A lot of women drop out of higher studies or their professional career because of marriage or motherhood. That's the reason many women in their late twenties and early-thirties leave their careers since they find it difficult to do justice to both the roles.
“Can I have it all?” is the name of a new book by Anuranjita Kumar, Head of Human Resources for Citi, South Asia.
Two powerful women in corporate America – Facebook Chief Operating Officer Sheryl Sandberg and PepsiCo CEO Indra Nooyi -- have answered that question before her.
While Sandberg has said the very concept of 'having it all’ flies in the face of the basic laws of economics and common sense, Nooyi has publicly acknowledged that at some point balancing family and work becomes a zero-sum game and she has chosen work despite a twinge of guilt that was sometimes hard to get past.
So the answer is known and that is, being a working woman means making adjustments, compromises and sacrifices every day and that's inevitable.
In that context, the conclusion of Ms Kumar’s book is not a surprise.
Yet, it’s an extraordinarily interesting book for two reasons – one, the rich anecdotes drawn from the author’s personal life gives an insight into how a highly successful woman professional have managed to cope with the 3Ms – marriage, mobility and maternity.
And two, the book offers some practical advice on how a majority of talented, highly educated women can stop getting lost somewhere on the climb between the graduation podium and the C-suite.
For example, if a woman has chosen to stay on the career path, keeping herself on the edge all the time does not help.
In short, she should stop battling with herself and stop beating herself down for being a bad mother, a bad wife and a bad employee.
Ms Kumar has given examples of how women do immense damage to themselves by being in a permanent state of guilt complex.
One lady, she says, hid her pregnancy at the time of recruitment as she thought she would lose out in the race.
But what she didn’t realise that while she made a short-term gain by getting the job, she lost trust and long-term relationship with the organisation when she broke the news of her advanced pregnancy a couple of months down the line.
There is yet another example of how women can help themselves in their career.
When Ms Kumar resumed work after maternity leave, the organisation tried to help her by offering a relatively less stressful work.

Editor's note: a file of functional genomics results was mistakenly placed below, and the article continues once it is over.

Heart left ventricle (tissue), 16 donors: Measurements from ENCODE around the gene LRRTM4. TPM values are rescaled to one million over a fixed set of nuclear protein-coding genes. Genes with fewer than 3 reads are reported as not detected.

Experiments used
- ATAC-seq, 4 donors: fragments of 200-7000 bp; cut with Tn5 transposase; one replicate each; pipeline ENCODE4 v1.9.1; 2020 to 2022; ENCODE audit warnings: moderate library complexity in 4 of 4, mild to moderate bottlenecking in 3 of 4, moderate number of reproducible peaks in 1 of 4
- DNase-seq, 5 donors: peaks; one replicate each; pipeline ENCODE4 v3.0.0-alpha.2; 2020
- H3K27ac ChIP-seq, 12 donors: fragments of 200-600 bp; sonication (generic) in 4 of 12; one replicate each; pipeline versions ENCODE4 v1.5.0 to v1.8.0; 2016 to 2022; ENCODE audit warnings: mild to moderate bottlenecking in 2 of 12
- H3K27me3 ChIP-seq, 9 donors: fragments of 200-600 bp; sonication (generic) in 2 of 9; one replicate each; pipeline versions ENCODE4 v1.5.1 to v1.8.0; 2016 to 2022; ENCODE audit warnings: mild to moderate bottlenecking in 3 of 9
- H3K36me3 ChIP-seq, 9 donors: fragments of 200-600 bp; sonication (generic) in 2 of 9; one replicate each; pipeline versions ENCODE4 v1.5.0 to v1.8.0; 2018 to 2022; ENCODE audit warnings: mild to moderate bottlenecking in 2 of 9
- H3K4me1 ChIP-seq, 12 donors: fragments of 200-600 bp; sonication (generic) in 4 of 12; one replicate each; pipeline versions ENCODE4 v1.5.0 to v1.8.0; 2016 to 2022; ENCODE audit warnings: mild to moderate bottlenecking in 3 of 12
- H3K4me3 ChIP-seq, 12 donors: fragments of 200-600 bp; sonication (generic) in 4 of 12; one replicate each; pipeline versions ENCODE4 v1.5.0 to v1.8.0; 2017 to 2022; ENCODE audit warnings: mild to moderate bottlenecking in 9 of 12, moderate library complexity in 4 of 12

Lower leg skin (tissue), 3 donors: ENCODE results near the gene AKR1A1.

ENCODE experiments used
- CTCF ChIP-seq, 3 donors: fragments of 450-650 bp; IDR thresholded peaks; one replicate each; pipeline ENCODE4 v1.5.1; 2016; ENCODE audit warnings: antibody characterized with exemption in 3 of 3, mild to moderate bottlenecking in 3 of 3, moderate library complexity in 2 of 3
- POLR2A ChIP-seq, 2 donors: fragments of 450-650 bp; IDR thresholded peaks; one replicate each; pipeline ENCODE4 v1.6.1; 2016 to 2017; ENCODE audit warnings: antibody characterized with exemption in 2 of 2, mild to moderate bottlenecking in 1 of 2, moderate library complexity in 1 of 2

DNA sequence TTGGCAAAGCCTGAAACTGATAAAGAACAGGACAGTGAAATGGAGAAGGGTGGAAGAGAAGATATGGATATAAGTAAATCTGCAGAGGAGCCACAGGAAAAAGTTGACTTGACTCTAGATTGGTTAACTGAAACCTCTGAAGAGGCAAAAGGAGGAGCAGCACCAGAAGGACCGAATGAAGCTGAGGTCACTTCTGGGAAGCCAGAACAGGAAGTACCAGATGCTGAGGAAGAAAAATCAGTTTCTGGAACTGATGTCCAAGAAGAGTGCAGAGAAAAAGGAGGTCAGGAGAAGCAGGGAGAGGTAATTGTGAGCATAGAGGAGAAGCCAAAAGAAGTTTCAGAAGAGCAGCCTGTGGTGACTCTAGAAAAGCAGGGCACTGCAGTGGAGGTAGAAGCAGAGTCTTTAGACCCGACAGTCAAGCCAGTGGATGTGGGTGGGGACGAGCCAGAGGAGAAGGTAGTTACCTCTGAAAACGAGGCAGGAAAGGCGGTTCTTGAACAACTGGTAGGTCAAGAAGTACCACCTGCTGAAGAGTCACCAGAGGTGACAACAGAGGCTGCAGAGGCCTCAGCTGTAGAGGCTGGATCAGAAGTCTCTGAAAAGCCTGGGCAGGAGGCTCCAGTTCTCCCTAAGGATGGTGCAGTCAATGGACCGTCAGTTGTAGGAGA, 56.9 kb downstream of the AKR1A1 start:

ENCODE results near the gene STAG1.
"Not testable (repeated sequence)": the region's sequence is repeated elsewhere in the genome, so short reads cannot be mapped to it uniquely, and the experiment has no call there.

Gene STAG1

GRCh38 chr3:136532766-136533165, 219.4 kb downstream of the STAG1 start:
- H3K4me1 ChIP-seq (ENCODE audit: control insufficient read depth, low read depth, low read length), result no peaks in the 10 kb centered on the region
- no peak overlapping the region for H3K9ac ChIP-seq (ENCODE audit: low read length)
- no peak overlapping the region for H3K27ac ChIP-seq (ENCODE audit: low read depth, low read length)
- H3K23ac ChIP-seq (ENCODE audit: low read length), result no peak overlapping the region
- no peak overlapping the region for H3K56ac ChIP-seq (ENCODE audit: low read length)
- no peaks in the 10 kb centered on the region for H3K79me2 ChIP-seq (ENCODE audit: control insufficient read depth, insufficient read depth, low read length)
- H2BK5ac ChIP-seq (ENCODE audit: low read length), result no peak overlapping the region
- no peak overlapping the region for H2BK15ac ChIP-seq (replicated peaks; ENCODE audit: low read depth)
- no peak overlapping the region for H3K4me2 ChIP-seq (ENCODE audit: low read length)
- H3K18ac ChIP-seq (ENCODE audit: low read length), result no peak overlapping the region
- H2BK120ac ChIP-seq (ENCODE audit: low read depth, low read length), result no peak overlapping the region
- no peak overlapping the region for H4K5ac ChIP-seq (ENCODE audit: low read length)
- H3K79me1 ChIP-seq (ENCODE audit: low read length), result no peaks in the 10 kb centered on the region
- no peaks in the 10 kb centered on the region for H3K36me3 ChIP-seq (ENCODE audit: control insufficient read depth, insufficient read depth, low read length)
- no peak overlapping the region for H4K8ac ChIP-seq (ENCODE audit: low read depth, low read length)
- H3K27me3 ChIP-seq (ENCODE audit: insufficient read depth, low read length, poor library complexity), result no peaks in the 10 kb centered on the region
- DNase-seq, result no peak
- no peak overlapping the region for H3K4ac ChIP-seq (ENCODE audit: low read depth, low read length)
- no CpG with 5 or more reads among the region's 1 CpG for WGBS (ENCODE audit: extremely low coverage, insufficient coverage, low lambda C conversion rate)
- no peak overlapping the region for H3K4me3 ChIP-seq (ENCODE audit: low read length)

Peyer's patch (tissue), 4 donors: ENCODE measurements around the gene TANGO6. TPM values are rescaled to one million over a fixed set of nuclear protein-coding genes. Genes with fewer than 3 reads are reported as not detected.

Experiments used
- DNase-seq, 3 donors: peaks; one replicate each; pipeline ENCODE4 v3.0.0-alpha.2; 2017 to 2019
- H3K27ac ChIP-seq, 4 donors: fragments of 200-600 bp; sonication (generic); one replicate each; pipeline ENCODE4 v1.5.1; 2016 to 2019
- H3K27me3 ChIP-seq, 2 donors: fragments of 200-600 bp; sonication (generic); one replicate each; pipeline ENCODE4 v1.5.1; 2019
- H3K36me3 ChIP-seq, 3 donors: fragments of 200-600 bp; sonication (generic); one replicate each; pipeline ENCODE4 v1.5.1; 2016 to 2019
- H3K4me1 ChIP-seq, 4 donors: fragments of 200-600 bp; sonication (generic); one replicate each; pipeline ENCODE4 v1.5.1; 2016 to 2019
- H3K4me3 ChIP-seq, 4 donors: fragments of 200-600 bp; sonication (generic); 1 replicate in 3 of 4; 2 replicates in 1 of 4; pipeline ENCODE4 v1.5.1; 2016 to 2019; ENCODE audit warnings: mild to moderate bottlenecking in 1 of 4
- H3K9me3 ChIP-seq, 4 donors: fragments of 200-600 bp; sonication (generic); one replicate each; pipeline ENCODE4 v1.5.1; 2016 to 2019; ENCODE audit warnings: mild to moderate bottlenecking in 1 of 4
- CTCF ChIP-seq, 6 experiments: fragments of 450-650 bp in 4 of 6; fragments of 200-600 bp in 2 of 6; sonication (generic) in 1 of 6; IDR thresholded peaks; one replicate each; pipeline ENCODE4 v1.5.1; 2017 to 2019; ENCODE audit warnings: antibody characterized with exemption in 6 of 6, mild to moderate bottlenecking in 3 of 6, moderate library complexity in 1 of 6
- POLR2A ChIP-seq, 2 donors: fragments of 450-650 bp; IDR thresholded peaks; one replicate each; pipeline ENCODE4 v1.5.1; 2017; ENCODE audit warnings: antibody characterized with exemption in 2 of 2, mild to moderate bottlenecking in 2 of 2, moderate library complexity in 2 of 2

She of course had other ideas – “If I left a four-month old baby at home, the work profile better be worth my time,” she told her employers.
In the process, she grew as a human being – from a nervous mother to a great juggler.
The author also talks about other perception problems that successful women professionals still face.
For example, the persona usually prescribed for a woman is that of polite, gentle, nurturing and certainly not assertive and ambitious.
As a result most women try to conform to this common perception and do a great disservice by underselling themselves.
One of the most interesting accounts in the book is how women in senior management teams behave during meetings.
Some fall back into a comfort zone by being the calm and nurturing team member and thus tend to sit back from key debates as it involves conflicts.
But this approach may boomerang as they won’t be seen as decision-makers.
Some others go the other extreme by trying to be unnecessarily aggressive, thereby alienating their peer group.
The ideal style should be to reflect upon what sits well with you and what is most effective in the circumstances you may be in.
The book is important as India sees the maximum drop in women representation from junior to middle-level positions.
There are many reasons for this - a lot of women drop out of higher studies or their professional career because of marriage or motherhood.
That's the reason many women in their late twenties and early-thirties leave their careers since they find it difficult to do justice to both the roles.
Even high-achieving women who want to return in full force once their maternity leave ends, often find the road back far more treacherous than they had anticipated, as positions disappear and salaries plummet.
“Can I have it all?” recognises that from childhood, females encounter rigid social expectations and unconscious biases, and brings to life these dilemmas and choices, sharing simple but powerful tips that women could use on their own journey.
After all, a war is first won within.
Image: This illustration is used only for representational purpose Photograph: Jayanta Shaw JS/TW/ Reuters